country for better job and teaching opportunities
in North America and Europe
Temporary Migration For Work
• Guest Workers: citizens of poor countries who
obtain jobs in Western Europe and the Middle
– Take low status and low skilled jobs
– Provide essential services such as driving buses,
collecting garbage repairing streets and washing
– Send money back home; stimulate home economy
Time-Contract Workers
• Time-Contract Workers: recruited for fixed
periods of time to work in mines or on
plantations, many settled in their new country
Migrant vs Refugee
• Migrant vs Refugee
– United States, Canada and Western Europe treat
refugees and migrants very differently
– Migrants: not admitted unless they possess
special skills or have a close relative already there’
– Refugees: receive special treatment
• Cuba:
– Political refugees since 1959 revolution that brought
Communist government of Fidel Castro to power
– Settled in Florida, become prominent in politics and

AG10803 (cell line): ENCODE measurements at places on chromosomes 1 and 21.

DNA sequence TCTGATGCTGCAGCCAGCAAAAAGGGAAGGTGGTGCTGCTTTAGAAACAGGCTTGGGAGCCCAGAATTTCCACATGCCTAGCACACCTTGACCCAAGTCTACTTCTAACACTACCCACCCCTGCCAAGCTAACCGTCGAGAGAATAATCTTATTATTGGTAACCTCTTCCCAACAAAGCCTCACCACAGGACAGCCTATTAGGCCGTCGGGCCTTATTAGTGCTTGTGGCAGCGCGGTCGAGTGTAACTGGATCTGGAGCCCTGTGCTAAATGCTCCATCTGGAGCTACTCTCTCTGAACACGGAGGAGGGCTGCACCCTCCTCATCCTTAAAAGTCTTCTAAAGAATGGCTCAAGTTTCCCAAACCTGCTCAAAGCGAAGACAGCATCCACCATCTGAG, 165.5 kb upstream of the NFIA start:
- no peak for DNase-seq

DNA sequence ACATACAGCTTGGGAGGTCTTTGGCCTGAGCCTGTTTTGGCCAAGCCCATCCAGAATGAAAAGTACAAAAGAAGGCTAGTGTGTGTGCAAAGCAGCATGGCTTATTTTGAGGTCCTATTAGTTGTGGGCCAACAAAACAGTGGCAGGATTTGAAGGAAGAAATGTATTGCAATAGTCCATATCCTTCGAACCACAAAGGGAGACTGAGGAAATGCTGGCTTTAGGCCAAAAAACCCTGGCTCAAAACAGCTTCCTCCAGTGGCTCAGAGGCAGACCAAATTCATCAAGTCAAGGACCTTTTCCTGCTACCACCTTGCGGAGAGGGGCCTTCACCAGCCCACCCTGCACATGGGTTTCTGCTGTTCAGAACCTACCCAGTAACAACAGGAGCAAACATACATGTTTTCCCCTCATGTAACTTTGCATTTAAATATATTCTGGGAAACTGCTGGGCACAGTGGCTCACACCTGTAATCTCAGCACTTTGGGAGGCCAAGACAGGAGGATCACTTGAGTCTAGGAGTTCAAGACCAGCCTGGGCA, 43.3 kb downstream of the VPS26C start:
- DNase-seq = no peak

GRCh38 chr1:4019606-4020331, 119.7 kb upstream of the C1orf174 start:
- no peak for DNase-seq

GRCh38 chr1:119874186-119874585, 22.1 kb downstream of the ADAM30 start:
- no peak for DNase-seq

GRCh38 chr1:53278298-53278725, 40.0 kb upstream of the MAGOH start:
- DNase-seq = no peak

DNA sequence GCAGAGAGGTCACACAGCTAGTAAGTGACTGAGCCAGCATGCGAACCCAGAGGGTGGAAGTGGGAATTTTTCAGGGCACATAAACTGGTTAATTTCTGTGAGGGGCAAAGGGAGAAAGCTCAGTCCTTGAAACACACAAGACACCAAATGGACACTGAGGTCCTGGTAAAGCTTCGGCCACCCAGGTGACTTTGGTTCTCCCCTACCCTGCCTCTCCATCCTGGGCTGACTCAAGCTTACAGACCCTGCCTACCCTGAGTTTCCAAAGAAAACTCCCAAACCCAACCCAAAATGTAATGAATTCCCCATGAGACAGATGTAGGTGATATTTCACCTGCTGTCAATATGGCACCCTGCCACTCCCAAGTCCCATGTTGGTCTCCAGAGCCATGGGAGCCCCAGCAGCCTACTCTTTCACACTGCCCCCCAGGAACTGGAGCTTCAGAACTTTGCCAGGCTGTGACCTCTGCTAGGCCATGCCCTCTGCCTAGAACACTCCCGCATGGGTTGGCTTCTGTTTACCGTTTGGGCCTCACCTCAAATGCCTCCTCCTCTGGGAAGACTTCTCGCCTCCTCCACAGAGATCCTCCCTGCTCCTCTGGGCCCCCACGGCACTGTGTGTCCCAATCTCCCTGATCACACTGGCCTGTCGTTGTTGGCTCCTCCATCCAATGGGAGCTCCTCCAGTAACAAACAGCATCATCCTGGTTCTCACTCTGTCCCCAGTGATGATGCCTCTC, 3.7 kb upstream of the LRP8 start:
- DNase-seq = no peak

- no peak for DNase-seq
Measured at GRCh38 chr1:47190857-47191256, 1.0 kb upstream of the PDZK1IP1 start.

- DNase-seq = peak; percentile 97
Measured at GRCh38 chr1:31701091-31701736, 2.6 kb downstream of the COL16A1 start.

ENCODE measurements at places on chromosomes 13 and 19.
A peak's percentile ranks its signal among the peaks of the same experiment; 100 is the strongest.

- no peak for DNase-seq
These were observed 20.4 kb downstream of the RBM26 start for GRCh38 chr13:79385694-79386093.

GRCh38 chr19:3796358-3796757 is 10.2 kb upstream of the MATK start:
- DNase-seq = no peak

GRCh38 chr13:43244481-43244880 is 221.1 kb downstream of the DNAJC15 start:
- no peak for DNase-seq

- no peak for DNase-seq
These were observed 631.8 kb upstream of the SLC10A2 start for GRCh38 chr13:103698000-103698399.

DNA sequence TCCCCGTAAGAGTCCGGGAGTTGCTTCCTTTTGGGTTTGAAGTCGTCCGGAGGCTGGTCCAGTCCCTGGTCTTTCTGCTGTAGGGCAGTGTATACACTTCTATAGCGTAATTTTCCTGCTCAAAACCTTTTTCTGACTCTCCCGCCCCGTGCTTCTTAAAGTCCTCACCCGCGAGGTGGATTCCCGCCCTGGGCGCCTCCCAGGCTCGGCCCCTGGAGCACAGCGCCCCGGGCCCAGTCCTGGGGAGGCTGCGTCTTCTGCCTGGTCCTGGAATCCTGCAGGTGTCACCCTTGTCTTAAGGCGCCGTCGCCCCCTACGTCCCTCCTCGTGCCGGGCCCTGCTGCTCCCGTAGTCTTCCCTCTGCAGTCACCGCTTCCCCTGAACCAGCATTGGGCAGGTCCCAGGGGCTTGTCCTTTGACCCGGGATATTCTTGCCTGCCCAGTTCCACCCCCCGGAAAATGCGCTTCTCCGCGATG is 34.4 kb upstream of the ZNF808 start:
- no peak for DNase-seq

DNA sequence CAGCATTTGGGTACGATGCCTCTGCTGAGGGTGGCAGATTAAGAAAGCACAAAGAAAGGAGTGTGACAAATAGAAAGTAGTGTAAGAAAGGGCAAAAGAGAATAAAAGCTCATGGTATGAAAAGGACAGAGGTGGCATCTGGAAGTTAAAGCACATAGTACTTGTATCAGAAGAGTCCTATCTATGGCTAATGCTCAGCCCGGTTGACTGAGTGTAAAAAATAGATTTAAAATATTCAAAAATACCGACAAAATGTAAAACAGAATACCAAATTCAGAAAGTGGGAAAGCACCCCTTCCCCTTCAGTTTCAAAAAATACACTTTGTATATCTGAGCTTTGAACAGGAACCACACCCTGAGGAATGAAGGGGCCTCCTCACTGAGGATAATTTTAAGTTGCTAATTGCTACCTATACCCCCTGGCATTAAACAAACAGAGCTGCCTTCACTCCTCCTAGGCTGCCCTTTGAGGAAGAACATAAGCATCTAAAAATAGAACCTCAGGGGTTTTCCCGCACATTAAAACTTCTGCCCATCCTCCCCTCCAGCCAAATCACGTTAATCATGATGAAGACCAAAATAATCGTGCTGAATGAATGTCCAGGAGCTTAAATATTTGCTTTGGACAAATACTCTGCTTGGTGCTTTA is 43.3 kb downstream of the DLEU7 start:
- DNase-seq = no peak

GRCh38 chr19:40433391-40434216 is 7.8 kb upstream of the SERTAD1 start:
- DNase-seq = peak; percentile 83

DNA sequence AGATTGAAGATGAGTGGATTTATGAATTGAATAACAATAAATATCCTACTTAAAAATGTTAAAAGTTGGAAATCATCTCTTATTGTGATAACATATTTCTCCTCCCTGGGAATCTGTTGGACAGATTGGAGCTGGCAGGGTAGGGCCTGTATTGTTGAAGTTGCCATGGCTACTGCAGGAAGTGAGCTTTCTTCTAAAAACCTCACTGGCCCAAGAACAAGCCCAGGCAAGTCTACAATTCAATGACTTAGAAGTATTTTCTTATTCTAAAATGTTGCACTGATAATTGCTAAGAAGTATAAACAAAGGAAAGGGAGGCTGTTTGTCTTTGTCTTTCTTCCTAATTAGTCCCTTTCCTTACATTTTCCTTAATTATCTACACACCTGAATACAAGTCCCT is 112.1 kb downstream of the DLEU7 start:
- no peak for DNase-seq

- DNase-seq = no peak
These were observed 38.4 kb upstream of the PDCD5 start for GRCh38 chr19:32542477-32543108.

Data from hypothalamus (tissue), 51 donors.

– 1980: Castro allowed political prisoners, criminals and
mental patients to leave Cuba; 125,000 left for United
States for political asylum
– Processed in Key West and transferred to camps
– Sponsors were expected to provide food and shelter
– Many lived in Orange Bowl until start of football
season and then transferred to army tents under I-95
• Haiti:
– Sailed to U.S. to flee “PAPA DOC and BABY DOC’s”
– U.S. drew lines differently, Castro was an ally of
Soviet Union
– U.S. officials claimed Haitians migrated for
economic advancement, not political refugee
– Haitians sue government and govt admits Haitians
• Vietnam:
– Fled South Vietnam after the North captures Saigon
– Some were able to leave on U.S. helicopters to escape
capture form the North
– Others left on boats and drifted to China and Laos
– Some drifted out to sea to find U.S. Naval ships
• Once aboard ships could claim refugee status for the United
– Another surge left in the 1980s and headed for
Maylaysia, Hong Kong and Thailand
U.S. Attitudes toward Immigrants
• Americans always regarded new arrivals with